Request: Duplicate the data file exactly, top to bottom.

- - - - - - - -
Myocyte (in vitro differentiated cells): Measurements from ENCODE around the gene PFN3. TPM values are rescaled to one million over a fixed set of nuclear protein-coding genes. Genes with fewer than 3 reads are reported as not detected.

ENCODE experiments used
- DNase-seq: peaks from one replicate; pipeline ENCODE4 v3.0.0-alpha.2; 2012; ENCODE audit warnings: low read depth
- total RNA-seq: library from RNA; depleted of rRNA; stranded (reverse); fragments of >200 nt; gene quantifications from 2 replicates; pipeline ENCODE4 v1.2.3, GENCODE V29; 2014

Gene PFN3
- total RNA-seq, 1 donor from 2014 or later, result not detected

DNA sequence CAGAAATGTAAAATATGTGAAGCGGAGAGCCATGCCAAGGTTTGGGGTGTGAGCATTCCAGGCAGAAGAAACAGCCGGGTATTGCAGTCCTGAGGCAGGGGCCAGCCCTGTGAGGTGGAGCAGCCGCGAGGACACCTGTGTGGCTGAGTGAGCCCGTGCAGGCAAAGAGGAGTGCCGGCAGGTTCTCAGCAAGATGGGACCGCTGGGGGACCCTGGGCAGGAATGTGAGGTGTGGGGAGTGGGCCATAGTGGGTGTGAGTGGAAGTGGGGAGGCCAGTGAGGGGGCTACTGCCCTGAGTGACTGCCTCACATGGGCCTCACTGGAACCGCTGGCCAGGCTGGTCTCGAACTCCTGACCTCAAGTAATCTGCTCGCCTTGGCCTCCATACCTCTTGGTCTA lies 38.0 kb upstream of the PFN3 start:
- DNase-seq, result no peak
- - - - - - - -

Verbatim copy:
Myocyte (in vitro differentiated cells): Measurements from ENCODE around the gene PFN3. TPM values are rescaled to one million over a fixed set of nuclear protein-coding genes. Genes with fewer than 3 reads are reported as not detected.

ENCODE experiments used
- DNase-seq: peaks from one replicate; pipeline ENCODE4 v3.0.0-alpha.2; 2012; ENCODE audit warnings: low read depth
- total RNA-seq: library from RNA; depleted of rRNA; stranded (reverse); fragments of >200 nt; gene quantifications from 2 replicates; pipeline ENCODE4 v1.2.3, GENCODE V29; 2014

Gene PFN3
- total RNA-seq, 1 donor from 2014 or later, result not detected

DNA sequence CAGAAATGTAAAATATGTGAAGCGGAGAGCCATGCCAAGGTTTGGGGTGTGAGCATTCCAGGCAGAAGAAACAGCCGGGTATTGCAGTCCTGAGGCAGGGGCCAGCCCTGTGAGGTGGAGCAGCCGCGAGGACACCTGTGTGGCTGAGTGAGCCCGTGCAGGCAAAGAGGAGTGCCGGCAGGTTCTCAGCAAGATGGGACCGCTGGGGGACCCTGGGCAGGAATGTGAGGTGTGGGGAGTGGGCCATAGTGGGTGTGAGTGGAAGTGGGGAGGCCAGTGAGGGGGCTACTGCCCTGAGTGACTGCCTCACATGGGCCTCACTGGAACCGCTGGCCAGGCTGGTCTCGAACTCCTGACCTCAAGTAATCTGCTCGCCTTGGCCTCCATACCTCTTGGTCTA lies 38.0 kb upstream of the PFN3 start:
- DNase-seq, result no peak